Blessings to all,
Peter
When you find yourself in the company of a halfling and an ill-tempered Dragon, remember, you do not have to outrun the Dragon ...you just have to outrun the halfling.

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SteelWngs
BRONZE Member since Aug 2001

SteelWngs

member
Location: Malden, Massachusetts United S...

Total posts: 169
Posted:Whoops, 8) sorry for studdering. ------------------Blessings to all, Peter "In motion, move like a thundering wave. When still, be like a mountain.Rising up, be like a monkey. Land swiftly and lightly like a bird. Be steadylike a rooster on one leg. One's stance is as firm as a pine tree, yetexpresses motion. Spin swiftly and circularly like a wheel. Bend and flexlike a bow. Waft gracefully like a leaf in the wind. Sink like a heavy pieceof metal. Prey like a watchful, gliding eagle. Accelerate like a gusty wind." Wushu Proverb

Blessings to all,
Peter
When you find yourself in the company of a halfling and an ill-tempered Dragon, remember, you do not have to outrun the Dragon ...you just have to outrun the halfling.

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automaticforthepeople
GOLD Member since May 2003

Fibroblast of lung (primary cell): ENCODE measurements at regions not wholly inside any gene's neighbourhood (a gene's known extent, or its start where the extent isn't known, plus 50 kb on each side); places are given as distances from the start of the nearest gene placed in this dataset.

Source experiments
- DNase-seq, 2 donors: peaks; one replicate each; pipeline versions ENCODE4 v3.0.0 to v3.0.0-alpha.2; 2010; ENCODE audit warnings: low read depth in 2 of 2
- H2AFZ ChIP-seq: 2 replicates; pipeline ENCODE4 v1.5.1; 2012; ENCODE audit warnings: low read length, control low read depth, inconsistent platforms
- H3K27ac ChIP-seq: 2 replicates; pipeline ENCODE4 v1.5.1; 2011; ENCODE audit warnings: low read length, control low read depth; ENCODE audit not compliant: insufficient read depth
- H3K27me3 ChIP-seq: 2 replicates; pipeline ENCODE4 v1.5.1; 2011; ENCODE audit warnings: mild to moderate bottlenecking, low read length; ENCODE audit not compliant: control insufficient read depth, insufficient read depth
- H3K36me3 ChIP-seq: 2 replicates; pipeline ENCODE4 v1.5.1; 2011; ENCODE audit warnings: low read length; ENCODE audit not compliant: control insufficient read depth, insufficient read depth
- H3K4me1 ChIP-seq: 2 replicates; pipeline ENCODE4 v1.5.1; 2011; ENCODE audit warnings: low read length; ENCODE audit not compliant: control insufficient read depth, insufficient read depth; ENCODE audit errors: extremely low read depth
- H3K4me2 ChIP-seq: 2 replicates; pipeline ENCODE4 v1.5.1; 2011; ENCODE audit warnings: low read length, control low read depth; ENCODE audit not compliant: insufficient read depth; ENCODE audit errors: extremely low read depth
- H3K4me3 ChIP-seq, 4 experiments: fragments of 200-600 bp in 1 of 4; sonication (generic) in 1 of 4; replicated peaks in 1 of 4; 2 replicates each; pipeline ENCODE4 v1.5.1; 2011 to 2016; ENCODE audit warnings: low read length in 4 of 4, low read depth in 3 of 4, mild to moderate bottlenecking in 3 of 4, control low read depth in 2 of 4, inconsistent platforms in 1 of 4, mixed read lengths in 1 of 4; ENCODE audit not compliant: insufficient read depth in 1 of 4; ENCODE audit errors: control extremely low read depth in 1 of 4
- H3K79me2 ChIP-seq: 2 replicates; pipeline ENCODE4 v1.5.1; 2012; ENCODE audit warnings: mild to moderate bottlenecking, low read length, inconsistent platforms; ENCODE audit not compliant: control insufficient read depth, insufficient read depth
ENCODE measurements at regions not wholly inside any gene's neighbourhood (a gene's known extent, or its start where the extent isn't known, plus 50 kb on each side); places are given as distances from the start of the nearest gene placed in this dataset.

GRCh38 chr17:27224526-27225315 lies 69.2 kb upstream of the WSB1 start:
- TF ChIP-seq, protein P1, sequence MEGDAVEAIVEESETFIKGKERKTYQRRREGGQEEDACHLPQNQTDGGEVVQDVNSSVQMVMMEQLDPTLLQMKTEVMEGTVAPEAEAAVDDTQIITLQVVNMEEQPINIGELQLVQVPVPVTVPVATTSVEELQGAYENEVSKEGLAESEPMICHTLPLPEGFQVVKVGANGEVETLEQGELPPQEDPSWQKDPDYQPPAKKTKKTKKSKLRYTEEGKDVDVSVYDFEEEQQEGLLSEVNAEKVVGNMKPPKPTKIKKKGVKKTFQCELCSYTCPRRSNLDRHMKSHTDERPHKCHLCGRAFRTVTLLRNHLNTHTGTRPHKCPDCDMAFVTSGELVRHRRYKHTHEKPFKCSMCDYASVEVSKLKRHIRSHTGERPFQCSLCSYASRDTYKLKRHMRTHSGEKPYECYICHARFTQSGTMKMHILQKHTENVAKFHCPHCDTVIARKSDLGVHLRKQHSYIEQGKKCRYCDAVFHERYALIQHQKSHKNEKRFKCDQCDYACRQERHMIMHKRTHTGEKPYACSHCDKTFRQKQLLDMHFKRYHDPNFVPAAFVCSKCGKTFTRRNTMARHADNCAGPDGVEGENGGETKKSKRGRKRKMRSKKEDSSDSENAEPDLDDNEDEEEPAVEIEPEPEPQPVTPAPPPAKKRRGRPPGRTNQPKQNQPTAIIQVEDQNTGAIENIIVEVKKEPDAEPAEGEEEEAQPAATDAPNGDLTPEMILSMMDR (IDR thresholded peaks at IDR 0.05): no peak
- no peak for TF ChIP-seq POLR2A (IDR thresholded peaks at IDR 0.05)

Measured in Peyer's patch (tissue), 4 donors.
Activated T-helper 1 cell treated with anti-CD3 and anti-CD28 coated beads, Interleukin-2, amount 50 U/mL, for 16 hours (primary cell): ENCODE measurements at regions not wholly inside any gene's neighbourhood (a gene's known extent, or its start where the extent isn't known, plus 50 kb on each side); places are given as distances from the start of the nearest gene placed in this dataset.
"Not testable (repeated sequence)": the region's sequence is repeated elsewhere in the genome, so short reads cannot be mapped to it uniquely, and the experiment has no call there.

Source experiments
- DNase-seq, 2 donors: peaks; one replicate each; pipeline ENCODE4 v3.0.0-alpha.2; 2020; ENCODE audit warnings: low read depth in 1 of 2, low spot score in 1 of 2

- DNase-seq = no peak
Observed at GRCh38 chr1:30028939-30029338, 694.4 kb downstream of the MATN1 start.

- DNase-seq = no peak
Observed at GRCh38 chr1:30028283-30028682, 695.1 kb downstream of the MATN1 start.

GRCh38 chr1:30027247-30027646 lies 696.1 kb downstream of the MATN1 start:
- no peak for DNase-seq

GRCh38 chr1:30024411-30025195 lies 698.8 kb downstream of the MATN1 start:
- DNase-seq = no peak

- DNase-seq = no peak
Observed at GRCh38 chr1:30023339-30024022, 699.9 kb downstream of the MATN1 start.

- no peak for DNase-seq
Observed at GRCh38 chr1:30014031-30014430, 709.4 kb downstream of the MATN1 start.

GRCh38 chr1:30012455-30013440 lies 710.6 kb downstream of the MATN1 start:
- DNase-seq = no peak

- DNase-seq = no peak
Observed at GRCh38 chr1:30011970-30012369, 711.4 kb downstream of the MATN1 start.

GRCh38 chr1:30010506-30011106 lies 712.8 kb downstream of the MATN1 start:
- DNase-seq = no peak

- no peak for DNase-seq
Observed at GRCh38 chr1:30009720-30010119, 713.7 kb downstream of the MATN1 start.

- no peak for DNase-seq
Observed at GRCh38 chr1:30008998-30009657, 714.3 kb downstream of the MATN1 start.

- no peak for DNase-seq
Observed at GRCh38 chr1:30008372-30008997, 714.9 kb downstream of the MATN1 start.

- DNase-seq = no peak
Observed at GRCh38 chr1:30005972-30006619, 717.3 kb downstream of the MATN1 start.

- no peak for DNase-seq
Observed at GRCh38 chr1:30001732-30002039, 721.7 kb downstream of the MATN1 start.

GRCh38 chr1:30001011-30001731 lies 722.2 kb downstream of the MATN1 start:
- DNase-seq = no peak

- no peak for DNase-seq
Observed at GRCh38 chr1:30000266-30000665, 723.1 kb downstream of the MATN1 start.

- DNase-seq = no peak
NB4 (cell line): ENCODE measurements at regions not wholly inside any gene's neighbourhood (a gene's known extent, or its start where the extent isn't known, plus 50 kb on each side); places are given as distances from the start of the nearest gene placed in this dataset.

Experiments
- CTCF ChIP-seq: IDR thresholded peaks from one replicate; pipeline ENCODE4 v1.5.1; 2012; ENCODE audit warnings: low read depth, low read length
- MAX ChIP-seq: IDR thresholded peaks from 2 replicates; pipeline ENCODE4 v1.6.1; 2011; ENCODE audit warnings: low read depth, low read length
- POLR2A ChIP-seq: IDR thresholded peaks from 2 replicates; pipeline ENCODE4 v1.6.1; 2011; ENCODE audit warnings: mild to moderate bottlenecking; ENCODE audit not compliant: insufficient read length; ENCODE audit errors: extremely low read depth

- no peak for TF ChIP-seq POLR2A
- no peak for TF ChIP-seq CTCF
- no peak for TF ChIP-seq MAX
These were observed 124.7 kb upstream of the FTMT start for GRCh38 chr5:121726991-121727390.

automaticforthepeople

Obama supporter
Location: Boston, Mass

Total posts: 32
Posted:Here is information on where to purchase fire retardant sprays for natural and synthetic fabrics:

UK and Europe:
Try FireCheck spray, made in the UK
(see http://www.mslfirecheck.com . tel (+44)1524-844099)
They ship to most countries. It is fire retardant, and works on many synthetic and natural fibers

USA:
Or, if you're in the USA, try FlameX fireretardant spray
(see http://www.natfire.com/products.html , tel (+1) 815-634-8717)
-- call them and make sure to order the right spray, as they offer several kinds with different properties. Most of their fireretardant sprays work on many synthetic and natural fibers

Please note:

*Neither FireCheck nor FlameX makes fabrics fire proof. They are fire retardant sprays; they retard - but do not entirely prevent - fire.

*You must test the spray on the fiber(s) you are using. Different fibers give different results. If the fabric in question does not absorb liquid, there is little chance that the sprays will work.

*There is a possibility that the sprays will discolor the fabric(s) you are using. Again, try the sprays on a sample.

*Take 2 small samples of the fabric(s) in question. Burn one with a lighter. See what happens and how long it takes. Then, treat the other fabric with the spray, and do the same test, under the same conditions, with the same lighter. See if it works.

Spin safe, and be well.

Michael


"The storm it came up strong,
and shook the trees,
and blew away our fear."

-R.E.M. "Half a World Away"

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insanecircus
GOLD Member since Aug 2005

stranger
Location: melbourne, victoria

Total posts: 12
Posted:bunnings....... its called multi purpose fire retardant spray, got some there today $20

try not to think of gravity as a law, rather as one of many options